Wolf Humanities Center Visiting Fellow Profile: Dr. Christopher Parmenter
By Luke Snyder
Based in Williams Hall, Penn’s Wolf Humanities Center selects a small group of fellows each year to participate in annual research projects. Bringing together a group of scholars from diverse backgrounds, the Wolf Humanities Center seeks to encourage interdisciplinary studies centered around a different theme each year. This year’s theme focuses on migration, an especially interesting topic for Dr. Christopher Parmenter, one of this year’s visiting fellows.
Dr. Parmenter’s journey in Classics has been a diverse and well-traveled one. Beginning with his bachelor’s degree in Classics and English from Hamilton College, Dr. Parmenter went on to Penn as a post-baccalaureate student before receiving his master’s degree from Oregon in 2013. After spending a year at the American School in Athens and a brief period at Oxford, Dr. Parmenter received his Ph.D. in Classics from NYU in 2020.
As a scholar whose areas of specialty revolve around the economic and social history of Ancient Greece, as well as the history of race from the classical period through modernity, migration plays a pivotal role in Dr. Parmenter’s work. This year, focusing on this theme, Dr. Parmenter has introduced a new course to Penn’s Classical Studies catalog: “Classicism in the Black Atlantic, 1776-1968.” In this course, taught during the Spring 2022 semester, Dr. Parmenter and his students are exploring the temporal framing of Classicism during the tumultuous time period known as the Black Atlantic. They are taking a look at the rise of Black literary communities in the United States—beginning around the time of the American Revolution—to gain a greater understanding of the impact of classical literature on these diverse communities and groups. This course is not centered around reading famous authors from antiquity or diving into ancient perceptions of race. Rather, Dr. Parmenter’s course places emphasis on examining how people during the modern era received ancient texts and, more broadly, studying how different cultures have metabolized these texts.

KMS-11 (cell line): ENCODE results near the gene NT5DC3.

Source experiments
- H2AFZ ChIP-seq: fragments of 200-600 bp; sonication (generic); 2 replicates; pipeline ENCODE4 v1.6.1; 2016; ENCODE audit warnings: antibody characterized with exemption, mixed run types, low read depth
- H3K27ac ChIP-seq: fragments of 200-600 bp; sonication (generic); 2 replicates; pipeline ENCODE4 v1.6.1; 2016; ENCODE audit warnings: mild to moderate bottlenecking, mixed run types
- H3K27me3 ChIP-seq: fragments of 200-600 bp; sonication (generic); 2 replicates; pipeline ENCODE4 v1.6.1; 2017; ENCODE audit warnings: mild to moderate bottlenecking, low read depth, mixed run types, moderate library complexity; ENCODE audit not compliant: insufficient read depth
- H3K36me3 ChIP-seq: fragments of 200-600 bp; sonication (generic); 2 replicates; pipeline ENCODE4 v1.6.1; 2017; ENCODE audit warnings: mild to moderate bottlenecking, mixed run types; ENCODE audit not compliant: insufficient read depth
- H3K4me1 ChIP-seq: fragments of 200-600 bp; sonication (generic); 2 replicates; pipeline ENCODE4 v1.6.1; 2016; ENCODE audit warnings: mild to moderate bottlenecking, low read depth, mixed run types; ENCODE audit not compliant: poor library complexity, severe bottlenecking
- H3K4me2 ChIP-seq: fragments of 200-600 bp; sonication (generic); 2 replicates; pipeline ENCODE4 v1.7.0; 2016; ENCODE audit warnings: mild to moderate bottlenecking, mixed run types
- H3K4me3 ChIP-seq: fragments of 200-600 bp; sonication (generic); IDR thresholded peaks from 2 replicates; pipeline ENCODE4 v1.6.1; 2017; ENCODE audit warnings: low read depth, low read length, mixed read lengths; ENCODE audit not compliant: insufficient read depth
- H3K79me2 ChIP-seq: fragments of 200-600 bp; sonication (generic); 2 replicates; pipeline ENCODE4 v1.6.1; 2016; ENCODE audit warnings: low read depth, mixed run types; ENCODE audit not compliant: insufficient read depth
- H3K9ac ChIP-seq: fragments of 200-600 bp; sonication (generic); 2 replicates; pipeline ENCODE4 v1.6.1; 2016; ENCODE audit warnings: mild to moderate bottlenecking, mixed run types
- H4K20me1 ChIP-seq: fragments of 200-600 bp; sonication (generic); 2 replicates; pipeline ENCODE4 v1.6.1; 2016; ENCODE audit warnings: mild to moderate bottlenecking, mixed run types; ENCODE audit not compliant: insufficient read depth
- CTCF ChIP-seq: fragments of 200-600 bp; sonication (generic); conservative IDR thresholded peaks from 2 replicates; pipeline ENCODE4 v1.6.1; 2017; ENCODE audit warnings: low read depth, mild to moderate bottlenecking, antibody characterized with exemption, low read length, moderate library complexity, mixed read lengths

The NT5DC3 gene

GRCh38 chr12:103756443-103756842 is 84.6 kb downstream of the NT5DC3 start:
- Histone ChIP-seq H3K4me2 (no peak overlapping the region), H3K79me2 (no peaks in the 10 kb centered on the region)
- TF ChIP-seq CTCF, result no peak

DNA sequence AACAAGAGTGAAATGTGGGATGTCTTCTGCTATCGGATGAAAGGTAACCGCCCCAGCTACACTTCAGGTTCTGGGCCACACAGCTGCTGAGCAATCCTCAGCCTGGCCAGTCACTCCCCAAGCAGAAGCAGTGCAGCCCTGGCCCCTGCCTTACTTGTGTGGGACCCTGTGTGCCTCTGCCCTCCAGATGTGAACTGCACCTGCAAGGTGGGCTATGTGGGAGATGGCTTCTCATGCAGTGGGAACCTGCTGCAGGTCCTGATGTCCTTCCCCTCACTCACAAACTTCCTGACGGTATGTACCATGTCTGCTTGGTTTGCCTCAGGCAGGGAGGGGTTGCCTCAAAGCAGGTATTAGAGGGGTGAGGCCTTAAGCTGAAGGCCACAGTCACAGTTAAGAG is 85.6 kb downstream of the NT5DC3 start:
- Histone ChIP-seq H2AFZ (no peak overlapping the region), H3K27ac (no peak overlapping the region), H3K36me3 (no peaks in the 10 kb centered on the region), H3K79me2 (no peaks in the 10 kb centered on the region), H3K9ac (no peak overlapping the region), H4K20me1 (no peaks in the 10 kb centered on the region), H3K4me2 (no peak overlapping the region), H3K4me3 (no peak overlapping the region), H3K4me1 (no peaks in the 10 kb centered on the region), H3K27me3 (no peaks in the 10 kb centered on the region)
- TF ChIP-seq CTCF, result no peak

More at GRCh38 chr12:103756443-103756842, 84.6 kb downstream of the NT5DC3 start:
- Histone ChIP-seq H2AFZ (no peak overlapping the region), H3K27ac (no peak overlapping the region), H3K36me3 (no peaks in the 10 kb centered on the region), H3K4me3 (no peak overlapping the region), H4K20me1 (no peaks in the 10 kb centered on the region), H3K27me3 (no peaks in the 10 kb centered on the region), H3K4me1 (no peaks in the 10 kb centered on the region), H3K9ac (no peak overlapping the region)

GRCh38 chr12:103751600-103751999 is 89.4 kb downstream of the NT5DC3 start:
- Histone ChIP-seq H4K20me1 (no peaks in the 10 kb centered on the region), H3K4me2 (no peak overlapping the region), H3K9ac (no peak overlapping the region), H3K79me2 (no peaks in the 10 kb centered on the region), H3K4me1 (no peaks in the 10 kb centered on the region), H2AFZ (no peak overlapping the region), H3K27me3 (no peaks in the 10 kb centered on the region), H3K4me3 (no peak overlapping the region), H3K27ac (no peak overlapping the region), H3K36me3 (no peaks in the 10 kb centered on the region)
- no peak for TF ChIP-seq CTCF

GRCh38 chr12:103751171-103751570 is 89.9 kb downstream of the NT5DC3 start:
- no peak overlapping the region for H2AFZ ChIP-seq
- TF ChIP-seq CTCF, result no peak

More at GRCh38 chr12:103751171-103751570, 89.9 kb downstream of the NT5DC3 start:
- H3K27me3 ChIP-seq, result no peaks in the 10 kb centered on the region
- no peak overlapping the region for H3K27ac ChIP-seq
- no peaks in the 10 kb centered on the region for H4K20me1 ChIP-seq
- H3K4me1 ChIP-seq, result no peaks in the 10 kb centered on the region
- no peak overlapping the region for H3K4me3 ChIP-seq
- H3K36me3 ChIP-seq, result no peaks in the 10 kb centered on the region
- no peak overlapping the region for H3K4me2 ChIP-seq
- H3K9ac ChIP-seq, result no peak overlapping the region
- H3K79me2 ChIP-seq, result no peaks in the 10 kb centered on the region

Dr. Parmenter was inspired to create this course by an apparent lack of scholarship in Classics surrounding race in antiquity. As Dr. Parmenter observed during his education, just a decade ago there was very little scholarship on the topic. At the turn of the millennium, academics began to challenge the idea that issues of race and racism in America had only begun during the colonial period. Attitudes and opinions regarding race and racism were now shifting, encouraging scholars to take a closer look at the history of race in America. Reading books produced during this period on references to Classical texts in early Black American poetry inspired Dr. Parmenter to consider how Black communities have engaged with Classics throughout periods of forced migration and settlement.
Beyond this course, Dr. Parmenter is currently in the process of writing his book, Racialized Commodities: Long-distance Trade, Mobility, and the Making of Race in Ancient Greece. This book focuses on the origin of discourses on identity, body, and culture following the Homeric cycles around 700 BCE. Dr. Parmenter explores the flourishing culture of discussing race, the body, and ethnicity that rose around the end of the 6th century BCE in Ancient Greece. Although these discussions were interrupted by the Persian Wars, Dr. Parmenter views them as ways to explore constructivist perceptions of race. Given the cultural connections between contemporary society and these ancient civilizations, understanding how race functioned in antiquity may provide a deeper understanding of the origins of our contemporary perceptions of race.
To learn more about Dr. Parmenter’s research, email him at email@example.com.
Luke Snyder (College ’23) is a student at the University of Pennsylvania majoring in Classical Studies and minoring in International Relations and Science, Technology, and Society.